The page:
The Dallas Weekly, Staff Report
The Dallas Weekly recently got a chance to have some one-on-one time with North Dallas’ own Congressional freshman phenom, Representative Colin Allred, the first Democrat to represent Texas’ 32nd district since its creation in 2003. In defeating Pete Sessions, who had held that district since then, Allred pulled off an upset that – in normal times – would have automatically catapulted this dynamic civil rights attorney into the national spotlight.
However, there is no question that the 2018 midterms were unlike any previous election cycle this century. On the Democratic side, record numbers of women and the most ethnically diverse coalition ever ran on an equally diverse range of issues. Healthcare has become one of the most prominent indicators of the Democratic Party’s expanded range, as defending the ACA is now considered the moderate position in contrast with more progressive single payer systems like Medicare For All.
Into this slew of contradictions stands Representative Allred, a self-proclaimed moderate who considers his advocacy for positions on different sides of the aisle “pragmatic.” And in the theme of this new class, defies the definitions simple labels imply. For example, while Congressman Allred is a staunch proponent of strengthening the ACA, he also endorses the expansion of Medicare. Voted co-president of the freshman class by his peers, yet one of the last holdouts when it came to endorsing Nancy Pelosi for Speaker. Contradictions.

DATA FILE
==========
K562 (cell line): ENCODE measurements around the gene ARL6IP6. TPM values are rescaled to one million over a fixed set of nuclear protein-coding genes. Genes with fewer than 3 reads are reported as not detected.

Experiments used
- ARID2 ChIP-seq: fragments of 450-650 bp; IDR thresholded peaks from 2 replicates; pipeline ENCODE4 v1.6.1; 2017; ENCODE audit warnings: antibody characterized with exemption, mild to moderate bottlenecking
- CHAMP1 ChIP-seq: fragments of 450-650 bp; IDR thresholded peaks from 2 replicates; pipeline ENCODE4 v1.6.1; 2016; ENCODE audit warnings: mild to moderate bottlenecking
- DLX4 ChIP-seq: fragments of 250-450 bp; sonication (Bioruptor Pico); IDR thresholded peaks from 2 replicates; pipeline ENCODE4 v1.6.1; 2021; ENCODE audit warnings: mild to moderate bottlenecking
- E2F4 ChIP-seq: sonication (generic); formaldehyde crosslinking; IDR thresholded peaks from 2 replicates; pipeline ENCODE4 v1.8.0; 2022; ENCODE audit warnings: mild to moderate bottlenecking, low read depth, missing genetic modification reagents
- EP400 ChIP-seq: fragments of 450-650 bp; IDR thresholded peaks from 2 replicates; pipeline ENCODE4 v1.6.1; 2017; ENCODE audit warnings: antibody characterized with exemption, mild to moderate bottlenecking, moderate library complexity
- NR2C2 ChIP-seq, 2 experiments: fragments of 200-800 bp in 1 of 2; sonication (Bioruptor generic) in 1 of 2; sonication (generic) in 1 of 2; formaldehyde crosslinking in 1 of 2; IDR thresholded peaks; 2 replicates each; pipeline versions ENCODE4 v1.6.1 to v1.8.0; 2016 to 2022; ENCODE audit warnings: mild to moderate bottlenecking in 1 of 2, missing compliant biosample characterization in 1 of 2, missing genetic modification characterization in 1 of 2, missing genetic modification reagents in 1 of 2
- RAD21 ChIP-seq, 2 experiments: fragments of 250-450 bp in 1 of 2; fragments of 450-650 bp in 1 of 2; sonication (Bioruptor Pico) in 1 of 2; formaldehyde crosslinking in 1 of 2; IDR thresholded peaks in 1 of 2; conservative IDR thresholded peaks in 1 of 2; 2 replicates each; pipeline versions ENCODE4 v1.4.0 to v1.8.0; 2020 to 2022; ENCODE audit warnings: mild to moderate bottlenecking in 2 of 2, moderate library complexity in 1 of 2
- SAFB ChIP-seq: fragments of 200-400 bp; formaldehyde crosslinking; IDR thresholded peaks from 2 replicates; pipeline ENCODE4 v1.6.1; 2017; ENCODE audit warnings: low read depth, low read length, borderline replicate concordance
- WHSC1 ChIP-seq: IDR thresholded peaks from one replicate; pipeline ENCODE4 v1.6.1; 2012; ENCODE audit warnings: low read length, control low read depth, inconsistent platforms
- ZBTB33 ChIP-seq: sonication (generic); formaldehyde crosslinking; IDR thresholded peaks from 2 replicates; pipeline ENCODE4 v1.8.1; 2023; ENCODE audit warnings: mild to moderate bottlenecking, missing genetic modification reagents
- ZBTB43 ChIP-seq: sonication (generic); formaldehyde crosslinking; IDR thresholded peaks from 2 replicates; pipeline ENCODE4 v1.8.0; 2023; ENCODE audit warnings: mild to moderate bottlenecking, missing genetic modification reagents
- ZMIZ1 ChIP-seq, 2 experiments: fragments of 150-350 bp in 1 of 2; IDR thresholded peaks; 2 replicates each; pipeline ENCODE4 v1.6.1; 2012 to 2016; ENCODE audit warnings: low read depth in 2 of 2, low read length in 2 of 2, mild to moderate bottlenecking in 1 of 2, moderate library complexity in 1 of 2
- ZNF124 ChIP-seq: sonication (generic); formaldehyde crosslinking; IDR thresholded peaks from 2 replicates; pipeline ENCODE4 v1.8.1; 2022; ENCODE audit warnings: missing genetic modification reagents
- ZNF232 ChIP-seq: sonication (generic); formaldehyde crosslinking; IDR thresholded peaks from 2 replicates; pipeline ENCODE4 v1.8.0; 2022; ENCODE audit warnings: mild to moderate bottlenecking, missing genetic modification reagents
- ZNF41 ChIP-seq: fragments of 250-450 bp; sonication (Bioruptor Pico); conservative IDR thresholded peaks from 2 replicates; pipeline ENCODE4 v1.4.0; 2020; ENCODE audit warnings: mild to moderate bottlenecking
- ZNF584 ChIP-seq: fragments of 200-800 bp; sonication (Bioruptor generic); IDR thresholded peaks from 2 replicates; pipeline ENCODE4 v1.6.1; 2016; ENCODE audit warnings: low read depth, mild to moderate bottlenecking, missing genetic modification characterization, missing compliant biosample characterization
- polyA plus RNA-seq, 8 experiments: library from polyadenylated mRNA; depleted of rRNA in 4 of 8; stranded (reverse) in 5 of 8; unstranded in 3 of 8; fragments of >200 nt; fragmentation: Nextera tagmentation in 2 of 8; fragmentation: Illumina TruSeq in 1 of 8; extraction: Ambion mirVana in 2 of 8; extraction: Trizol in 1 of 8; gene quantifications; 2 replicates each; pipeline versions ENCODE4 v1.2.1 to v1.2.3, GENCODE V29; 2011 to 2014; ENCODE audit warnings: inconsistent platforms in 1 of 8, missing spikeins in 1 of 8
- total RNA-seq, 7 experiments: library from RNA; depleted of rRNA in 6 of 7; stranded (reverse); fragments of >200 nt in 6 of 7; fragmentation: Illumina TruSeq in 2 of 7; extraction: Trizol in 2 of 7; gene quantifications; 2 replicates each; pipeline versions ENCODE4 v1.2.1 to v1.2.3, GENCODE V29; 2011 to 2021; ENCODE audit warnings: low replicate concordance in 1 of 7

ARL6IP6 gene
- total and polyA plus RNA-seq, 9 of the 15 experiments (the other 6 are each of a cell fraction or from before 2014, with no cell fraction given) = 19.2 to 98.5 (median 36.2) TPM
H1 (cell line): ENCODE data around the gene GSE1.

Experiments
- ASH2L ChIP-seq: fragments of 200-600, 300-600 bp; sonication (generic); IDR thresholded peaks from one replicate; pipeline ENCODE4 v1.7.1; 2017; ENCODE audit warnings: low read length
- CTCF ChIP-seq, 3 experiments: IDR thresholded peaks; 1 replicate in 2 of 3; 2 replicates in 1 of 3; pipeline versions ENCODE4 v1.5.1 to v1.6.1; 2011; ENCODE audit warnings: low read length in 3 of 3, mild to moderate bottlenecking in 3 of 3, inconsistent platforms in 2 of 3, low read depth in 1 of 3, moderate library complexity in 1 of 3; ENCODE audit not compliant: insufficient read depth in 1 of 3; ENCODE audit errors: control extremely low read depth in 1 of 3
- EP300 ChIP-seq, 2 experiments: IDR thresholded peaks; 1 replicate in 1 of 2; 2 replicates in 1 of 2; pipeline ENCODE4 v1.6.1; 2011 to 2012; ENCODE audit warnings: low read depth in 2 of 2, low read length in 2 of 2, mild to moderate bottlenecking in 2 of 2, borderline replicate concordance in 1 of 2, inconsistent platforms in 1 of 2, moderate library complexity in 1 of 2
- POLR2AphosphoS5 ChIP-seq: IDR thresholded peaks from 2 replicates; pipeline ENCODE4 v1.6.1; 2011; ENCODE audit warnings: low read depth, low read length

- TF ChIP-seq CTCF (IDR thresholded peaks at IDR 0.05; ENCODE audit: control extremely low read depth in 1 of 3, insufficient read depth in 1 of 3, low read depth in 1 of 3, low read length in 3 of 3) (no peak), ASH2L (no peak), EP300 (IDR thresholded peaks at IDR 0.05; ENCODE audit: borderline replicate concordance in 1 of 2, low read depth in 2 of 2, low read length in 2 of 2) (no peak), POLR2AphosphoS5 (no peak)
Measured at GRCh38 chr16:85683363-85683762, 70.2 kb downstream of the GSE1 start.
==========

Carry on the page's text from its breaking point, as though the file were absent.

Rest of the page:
Still, those contradictions just might make Congressman Allred a perfect fit for his North Dallas district. His desire to serve his constituents reveals the earnestness of a man who was not only born and raised in the district, but also still calls that district home. Indeed, of all the questions posed to the Congressman, his most detailed response was to our query about his goals for his district.
Congressman Colin Allred (CA): “We – my staff and I – want to restore the constituent work of being an advocate and resource for the people in the district. I want folks to feel like they have someone in office they can call who will do everything we can to help with whatever their issue is. If you have an issue with your Medicare or Social Security or if you’re a veteran and you’re having trouble getting your benefits…reach out to us and we will go to bat for you and make sure that you get the services that you need.
“I want to make sure people understand that I’m their member of Congress, their advocate and that they can reach out to me regardless of party affiliation. I also want folks to feel like I’m present and that I’m accessible. I’ve held several town halls, making sure I stay in contact with people, making sure that they understand what I’m doing and why I’m doing it. Because even if folks disagree with me, I want to hear their opinion so I can try to explain to them why I disagree.